James Lileks
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News story: Amazon was casting around for another part of the world to take over, took a look at the pharmacology industry and said: Hey, why not?

The company announced it would be selling drugs, cheap, and within seconds, the stock price for all the big chains took a hit.

This might make you sad, for a moment:

“No! I like my neighborhood chain drugstore, indistinguishable from all others in its chain, but different from the other chain. Well, they both have red logos, but I have a card for one that gives me points. Hold on, I have a card for the other one, too, but I lost it, and whenever I enter my phone number, it’s the wrong one. I suppose I could go on the website and change it, but who has the time? Well, no, that’s not true, I’m home all day now staring at the computer, so I have lots of time, but it’s just not high on my list of things to do, so I go to the other store that has the red logo.”

That’s how I feel, anyway. I do like my neighborhood chain store. I haven’t been there since it was looted and damaged this summer. It reopened recently, huzzah! Down came the boards, revealing sheets of pristine glass!

Then, just before election day, up went the boards once again.

I haven’t checked today to see if we’re in Glass Mode or Wood Mode.

Here’s the thing: The shiny neighborhood chain drugstore put the old neighborhood drugstore out of business. When I moved into the neighborhood, the corner drugstore was a Rexall, a name that now lives in heaven with Red Owl and Studebaker.

It wasn’t the most up-to-date place. I recall dusty displays of figurines, ceramic grandma stuff. This seemed to be a staple of the neighborhood drugstore. “Hey, I’m going to the Rexall, need anything?”

“Yes, some Richard Hudnet Egg Shampoo, some Bonnie Bell 10-0-6 lotion and a ceramic Hummel knockoff of a little boy in lederhosen, singing.”

“Got it.”

The store couldn’t compete with the bright, dynamic chain across the street, and within a few years it was gone, remade, and turned into a Starbucks. That’s capitalism. In 60 years, Starbucks will be gone, and the space will be occupied by a shop that sells retinal implants that record your memories and play them back holographically.

“That’s silly,” you say. “Amazon will sell those. There won’t be any retail outlets for retina-mounted cerebral recorders.”

Good point. Anyway: when I was a stripling — by which I mean I frequently disrobed in public — the neighborhood drugstore was run by Mr. Johnson. I know what you’re thinking: the Mr. Johnson? No, probably a different one.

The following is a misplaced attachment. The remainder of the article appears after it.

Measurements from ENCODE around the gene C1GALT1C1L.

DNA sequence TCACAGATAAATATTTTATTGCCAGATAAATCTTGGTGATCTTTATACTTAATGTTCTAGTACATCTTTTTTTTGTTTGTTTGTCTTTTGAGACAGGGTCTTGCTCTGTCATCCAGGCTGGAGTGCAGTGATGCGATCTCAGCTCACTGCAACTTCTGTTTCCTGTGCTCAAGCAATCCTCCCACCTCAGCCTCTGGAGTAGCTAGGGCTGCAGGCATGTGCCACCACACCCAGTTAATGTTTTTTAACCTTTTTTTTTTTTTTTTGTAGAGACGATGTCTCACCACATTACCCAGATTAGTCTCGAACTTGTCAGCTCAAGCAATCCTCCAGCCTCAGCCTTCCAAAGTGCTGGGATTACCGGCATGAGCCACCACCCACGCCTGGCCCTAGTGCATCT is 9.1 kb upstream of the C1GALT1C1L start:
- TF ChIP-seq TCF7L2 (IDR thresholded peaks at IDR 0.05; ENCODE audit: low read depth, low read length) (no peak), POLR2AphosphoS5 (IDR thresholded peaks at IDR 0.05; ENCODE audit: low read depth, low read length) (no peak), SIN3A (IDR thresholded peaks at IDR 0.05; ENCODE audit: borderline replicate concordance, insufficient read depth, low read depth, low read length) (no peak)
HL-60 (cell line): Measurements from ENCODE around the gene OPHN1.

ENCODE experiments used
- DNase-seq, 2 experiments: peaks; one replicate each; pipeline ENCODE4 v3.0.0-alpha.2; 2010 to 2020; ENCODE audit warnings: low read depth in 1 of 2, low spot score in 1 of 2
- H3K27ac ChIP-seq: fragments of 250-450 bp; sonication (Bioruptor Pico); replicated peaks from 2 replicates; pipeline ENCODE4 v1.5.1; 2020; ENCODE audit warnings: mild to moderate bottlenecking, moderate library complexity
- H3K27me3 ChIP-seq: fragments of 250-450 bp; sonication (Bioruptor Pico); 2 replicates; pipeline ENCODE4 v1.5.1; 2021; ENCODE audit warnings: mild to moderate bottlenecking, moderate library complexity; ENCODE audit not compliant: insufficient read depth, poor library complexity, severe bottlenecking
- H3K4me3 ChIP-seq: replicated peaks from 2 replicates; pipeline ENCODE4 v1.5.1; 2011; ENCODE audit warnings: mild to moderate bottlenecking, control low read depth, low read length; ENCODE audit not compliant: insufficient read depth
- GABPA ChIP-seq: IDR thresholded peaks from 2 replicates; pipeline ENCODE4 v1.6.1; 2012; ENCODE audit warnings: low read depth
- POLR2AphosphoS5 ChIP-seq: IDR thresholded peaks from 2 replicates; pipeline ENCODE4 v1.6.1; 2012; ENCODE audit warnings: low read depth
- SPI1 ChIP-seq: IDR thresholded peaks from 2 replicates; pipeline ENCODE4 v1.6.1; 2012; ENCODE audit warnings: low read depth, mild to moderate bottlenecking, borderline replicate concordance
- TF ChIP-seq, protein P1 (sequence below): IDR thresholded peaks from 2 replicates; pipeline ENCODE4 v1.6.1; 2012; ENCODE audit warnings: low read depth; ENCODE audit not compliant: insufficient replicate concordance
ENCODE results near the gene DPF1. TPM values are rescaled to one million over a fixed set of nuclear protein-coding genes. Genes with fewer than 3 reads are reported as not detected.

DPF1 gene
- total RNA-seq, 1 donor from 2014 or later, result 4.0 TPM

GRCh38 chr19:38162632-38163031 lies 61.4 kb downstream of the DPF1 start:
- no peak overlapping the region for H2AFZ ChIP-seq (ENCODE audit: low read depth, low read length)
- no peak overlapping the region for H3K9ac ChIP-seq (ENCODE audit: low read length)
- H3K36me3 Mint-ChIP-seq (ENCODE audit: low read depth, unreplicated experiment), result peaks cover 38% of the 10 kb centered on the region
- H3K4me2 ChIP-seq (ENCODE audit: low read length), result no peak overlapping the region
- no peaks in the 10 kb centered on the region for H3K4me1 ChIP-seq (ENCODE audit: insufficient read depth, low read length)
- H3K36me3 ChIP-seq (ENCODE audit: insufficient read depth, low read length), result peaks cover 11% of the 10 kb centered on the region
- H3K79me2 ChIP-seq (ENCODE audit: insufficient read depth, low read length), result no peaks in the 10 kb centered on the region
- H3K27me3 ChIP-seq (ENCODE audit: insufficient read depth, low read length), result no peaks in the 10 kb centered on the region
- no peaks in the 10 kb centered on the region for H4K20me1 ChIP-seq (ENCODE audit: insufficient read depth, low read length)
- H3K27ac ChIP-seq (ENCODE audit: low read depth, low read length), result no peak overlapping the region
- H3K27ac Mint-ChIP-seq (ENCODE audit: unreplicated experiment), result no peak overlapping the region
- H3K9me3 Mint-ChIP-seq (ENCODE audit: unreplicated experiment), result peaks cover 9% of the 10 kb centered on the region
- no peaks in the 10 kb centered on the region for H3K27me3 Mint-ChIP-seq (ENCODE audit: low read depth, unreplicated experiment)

The store had record albums. It had glass grandma stuff. It was also between a jewelry store that had, among other things, glass grandma stuff, and a Ben Franklin that had, among other stuff, record albums. But the drugstore had something no one else had: antibiotics and cigarettes.

The pharmacy was the heart of the business, but between the front door and the window in the back was all manner of stuff.

That’s where you went for your Spider-Man comics. If you needed reading material, there were paperbacks on a wire rack that screeched like someone was sawing a crow in half. Mothballs and hair curlers. Christmas lights and penicillin. The independent drugstores occupied a unique retail space in the commercial landscape. And while you can say that the chains do the same, it’s different.

The chains are top down. Mr. Johnson lived on the block, three houses down, across the street. If you thought he should carry something in his store, you could tell him when he was raking his lawn.

When I read the Amazon news, I thought of R.T. Rybak, former Minneapolis mayor. His parents used to run a drugstore. He said he recalled the pleasant jumble of merchandise: Stores of his parents’ era “weren’t the cookie cutters you find today.” Then he said something I hadn’t considered, because I was locked into a thesis and hated to see it wrecked.

“Even today,” R.T. said, “there’s a through line from my parents’ store to a Walgreens in the middle of a pandemic. It’s still a place where people still have a community. They’re in a vulnerable position, getting personal advice on life and death from the pharmacist. There are places where you can send away for medicine, but my dad, as a pharmacist, was trained to give advice short of a doctor but more than the mail carrier.” Or, for that matter, the Amazon delivery guy.

Good point. Not all is lost. Thanks for the bargains, Amazon, and yay for competition. But on behalf of people who love their neighborhood businesses, can you hold off on providing everything for a while, at least until those of us who love our neighborhoods are dead and gone?

Hold on, e-mail alert: Amazon Prime is having a sale on headstones and urns.

Whoa. That’s a really good price.

james.lileks@startribune.com • 612-673-7858 • Twitter: @Lileks • facebook.com/james.lileks